Texas Cotton Marketing Economist Outlines Potential Contributing Components
Cotton futures rose rapidly over recent weeks as speculators began buying for potentially big profits based on expectations that prices would go up, according to a Texas A&M AgriLife Extension Service expert.
The rally has been good for Texas cotton growers who have negotiated prices during the rally or who still have cotton to sell, said Dr. John Robinson, AgriLife Extension cotton marketing economist, Bryan-College Station. But he suspects the spike in buying and climbing prices is nearing the end.
Factors weighing on cotton prices
Robinson said the cotton price rally started three weeks ago when it became clear prices would be up and the number of futures contracts held by long speculators were targeting cotton. The speculative buying pushed prices higher, but he said it is unclear what negative cropping and production factors were pushing futures purchases.
Issues pushing the price increase could be rain in the U.S. Cotton Belt or problems with cotton crops in India or production issues in China, including import bans for cotton produced by Uyghur minorities in slave labor camps in northwestern parts of the country.
But those factors alone should not be enough to cause the 25 cent per pound price jump over the three weeks from the 80 cent to 90 cent per pound range to $1.14 per pound for December futures. Robinson said conditions are bullish for cotton with strong demand, but the supply side and what is creating the strong demand are less clear.
Robinson said there is evidence for strong demand related to large buys of U.S. cotton based on the Phase 1 trade agreements that reduced or removed tariffs from the trade war with China.
Export demand for U.S. cotton triggered a 45 cent rally that took per-pound prices from 50 cents on April 1, 2020, to 95 cents by March 2021. That sustained price rally was driven by a global textile manufacturing ramp-up as mills reopened or increased capacity following initial COVID-19-related shutdowns.
But historically, price rally patterns influenced by speculation are volatile and short-lived, Robinson said.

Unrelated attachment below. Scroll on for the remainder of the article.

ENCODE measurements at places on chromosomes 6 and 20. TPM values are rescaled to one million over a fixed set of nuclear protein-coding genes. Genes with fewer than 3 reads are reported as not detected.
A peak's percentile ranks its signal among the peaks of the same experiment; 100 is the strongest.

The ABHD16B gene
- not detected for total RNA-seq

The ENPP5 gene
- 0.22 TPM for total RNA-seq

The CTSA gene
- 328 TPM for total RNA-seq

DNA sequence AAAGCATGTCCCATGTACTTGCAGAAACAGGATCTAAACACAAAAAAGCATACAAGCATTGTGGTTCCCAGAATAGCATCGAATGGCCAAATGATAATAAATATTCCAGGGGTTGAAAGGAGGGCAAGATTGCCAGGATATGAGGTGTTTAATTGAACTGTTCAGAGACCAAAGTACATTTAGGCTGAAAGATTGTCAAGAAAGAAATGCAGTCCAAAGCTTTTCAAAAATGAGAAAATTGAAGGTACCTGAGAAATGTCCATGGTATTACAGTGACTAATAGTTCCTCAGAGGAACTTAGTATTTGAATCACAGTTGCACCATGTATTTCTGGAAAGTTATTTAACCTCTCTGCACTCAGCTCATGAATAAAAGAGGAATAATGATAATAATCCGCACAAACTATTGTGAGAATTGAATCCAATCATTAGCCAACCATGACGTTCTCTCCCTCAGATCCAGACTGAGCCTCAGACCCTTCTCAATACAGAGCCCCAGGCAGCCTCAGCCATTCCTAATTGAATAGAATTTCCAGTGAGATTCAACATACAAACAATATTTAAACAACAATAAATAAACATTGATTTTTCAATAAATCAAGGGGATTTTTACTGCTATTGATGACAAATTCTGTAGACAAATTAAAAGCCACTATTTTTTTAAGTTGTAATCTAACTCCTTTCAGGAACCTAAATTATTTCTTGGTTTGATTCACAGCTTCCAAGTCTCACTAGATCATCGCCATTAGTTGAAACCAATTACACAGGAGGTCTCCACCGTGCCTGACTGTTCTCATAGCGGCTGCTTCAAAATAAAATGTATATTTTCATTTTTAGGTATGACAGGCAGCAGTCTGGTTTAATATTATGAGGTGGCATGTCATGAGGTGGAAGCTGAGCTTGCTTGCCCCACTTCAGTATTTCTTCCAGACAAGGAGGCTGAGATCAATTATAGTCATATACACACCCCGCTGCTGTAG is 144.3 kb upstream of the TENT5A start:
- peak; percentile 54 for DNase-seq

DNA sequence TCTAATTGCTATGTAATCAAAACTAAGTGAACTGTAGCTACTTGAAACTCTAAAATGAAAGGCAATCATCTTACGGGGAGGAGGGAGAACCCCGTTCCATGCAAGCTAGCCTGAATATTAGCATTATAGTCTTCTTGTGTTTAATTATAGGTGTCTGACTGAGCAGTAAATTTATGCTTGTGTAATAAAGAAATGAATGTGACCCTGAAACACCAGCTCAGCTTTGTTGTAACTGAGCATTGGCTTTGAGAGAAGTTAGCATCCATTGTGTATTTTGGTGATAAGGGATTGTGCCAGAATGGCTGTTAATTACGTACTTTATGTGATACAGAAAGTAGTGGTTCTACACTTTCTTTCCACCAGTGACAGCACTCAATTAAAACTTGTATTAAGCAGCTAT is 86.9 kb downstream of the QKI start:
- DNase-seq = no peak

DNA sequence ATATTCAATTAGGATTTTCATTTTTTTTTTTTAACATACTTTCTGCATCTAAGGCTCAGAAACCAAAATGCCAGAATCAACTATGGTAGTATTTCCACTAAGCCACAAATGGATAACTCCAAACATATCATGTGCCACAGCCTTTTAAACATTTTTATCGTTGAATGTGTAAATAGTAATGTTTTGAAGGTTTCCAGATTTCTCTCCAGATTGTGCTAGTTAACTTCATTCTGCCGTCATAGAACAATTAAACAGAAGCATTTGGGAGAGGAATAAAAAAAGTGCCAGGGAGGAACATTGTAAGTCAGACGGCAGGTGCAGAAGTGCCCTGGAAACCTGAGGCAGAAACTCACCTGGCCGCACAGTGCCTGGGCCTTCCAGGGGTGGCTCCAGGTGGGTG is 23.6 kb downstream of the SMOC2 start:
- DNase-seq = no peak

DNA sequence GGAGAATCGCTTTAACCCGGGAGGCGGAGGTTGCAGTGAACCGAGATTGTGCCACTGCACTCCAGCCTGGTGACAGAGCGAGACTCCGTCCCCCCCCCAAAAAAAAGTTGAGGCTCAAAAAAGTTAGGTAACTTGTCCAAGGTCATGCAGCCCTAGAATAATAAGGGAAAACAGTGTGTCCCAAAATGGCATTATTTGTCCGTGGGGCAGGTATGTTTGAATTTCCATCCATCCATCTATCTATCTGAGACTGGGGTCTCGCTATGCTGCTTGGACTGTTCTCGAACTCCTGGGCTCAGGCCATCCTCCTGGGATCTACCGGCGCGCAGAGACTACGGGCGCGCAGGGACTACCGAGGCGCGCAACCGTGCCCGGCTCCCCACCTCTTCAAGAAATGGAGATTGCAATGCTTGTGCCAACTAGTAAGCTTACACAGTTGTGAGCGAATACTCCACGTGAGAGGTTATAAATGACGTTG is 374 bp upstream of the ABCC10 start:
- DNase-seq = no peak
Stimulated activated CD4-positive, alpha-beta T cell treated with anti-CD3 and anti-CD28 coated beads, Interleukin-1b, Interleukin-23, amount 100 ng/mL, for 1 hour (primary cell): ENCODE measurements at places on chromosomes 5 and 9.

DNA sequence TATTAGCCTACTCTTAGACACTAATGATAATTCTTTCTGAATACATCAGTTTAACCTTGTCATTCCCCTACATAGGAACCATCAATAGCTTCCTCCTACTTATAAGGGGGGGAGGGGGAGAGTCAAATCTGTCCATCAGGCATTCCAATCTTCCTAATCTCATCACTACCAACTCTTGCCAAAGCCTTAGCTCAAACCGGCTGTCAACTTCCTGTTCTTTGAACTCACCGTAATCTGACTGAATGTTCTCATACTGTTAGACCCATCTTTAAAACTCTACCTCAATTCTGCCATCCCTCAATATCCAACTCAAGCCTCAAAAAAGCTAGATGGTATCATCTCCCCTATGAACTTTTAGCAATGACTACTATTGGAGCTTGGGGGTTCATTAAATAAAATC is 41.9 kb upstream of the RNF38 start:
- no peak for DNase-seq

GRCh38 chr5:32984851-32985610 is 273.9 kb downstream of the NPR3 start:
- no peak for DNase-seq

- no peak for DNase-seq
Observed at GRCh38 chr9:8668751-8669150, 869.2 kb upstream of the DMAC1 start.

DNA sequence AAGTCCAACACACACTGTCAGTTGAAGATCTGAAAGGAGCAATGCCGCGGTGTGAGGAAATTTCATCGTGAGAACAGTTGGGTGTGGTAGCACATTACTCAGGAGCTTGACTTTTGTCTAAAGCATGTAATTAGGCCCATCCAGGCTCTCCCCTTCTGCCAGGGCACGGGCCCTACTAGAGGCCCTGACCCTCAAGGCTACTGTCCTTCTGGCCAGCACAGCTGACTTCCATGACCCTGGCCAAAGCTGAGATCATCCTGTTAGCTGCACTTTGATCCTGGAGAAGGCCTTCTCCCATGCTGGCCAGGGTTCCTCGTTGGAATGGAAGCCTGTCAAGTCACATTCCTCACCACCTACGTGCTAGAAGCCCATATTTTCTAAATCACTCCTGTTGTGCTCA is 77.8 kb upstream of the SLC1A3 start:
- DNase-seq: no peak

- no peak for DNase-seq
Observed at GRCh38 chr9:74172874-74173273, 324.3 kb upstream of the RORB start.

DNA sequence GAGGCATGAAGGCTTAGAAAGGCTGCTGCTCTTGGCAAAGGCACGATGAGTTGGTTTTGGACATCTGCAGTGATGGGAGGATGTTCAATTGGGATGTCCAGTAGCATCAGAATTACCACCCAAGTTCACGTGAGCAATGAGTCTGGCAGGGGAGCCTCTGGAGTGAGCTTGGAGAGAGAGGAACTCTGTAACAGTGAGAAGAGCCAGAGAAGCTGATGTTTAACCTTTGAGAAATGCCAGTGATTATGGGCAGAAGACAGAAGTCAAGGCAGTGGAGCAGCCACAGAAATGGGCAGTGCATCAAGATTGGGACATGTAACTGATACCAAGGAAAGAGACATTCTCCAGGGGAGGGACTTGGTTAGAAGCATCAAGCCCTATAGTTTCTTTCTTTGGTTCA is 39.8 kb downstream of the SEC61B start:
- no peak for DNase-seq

“This week is the third week of the rally and there has been some selling,” he said. “So, this may be the top of the rally, but it is hard to predict based on what might be driving it to begin with. These speculators can unpredictably sell to take their profits or out of fear that the price could drop.”
Prices good for cotton growers
Robinson said Texas cotton growers should not expect prices to necessarily continue climbing.
Prices this time last year lingered in the 70 cent per pound range, Robinson said.
About two-thirds of Texas cotton is sold through a cooperative that pools their supplies and negotiates the best prices for members throughout the year. Cash offers are available to those with unsold cotton in the field or who have bales at gins that could fetch premium prices based on lint quality and grades.
Many independent growers who locked in prices around 85 cents per pound may have seller’s remorse, but Robinson said they still did well.
“The pricing opportunities are there for growers who have unsold cotton,” he said. “Hopefully they have good yields and can take advantage of this rally. It is a good year for them to pay off debt, invest in their operation and save some money, especially producers who have had a tough couple of years.”
Robinson said there are ways for producers to begin planning for marketing their commodities and protecting their operation from the downside of potential prices in 2022. AgriLife Extension’s Master Marketing workshops focused on cotton provide information and education on how to maximize price opportunity and hedge against potential losses.
Consumers and cotton prices
Despite some reports, Robinson said higher cotton prices are not the reason consumers may see higher prices on cotton-dependent clothing and apparel. The 25 cents per pound rally may translate into millions of dollars to buyers and sellers of raw cotton but does not add that much to the cost of a t-shirt or a pair of jeans.
“The raw material is only a small part of the cost to create and market these products,” he said. “Manufacturing, shipping, labor and branding are all likely adding more to product costs compared to cotton. Fuel prices are higher. There are fewer trucks moving products and any disruptions to get finished products to market also add to the end cost to consumers.”
This article was contributed by Texas A&M AgriLife.